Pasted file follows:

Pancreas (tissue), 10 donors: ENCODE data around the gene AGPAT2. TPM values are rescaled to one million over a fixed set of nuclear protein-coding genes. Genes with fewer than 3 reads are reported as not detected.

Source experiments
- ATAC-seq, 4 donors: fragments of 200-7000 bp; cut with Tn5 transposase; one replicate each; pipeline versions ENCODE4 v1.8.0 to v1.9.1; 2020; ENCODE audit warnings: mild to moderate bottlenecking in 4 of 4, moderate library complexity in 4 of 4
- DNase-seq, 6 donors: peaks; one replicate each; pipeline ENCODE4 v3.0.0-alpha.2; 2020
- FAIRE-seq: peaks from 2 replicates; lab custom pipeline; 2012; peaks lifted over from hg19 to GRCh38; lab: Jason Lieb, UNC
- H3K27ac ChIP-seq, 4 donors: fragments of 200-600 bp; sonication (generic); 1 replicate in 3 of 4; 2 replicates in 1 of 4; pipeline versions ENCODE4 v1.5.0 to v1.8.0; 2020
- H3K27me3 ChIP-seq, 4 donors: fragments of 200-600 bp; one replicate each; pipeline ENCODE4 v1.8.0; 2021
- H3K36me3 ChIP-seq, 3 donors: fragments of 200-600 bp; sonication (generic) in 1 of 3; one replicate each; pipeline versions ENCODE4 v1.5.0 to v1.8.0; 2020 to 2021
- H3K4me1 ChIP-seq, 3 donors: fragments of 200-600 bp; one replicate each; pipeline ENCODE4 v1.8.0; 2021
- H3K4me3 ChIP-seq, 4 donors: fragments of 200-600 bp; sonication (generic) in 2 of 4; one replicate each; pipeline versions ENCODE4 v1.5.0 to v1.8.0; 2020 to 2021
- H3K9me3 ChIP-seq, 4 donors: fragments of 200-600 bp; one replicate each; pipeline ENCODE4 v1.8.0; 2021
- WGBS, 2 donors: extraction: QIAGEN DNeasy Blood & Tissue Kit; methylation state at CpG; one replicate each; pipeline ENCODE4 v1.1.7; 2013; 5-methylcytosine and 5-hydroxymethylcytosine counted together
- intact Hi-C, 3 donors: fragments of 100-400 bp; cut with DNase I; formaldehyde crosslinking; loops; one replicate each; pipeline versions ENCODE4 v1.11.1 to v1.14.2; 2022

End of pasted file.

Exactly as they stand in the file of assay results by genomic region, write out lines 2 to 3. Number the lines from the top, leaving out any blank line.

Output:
Source experiments
- ATAC-seq, 4 donors: fragments of 200-7000 bp; cut with Tn5 transposase; one replicate each; pipeline versions ENCODE4 v1.8.0 to v1.9.1; 2020; ENCODE audit warnings: mild to moderate bottlenecking in 4 of 4, moderate library complexity in 4 of 4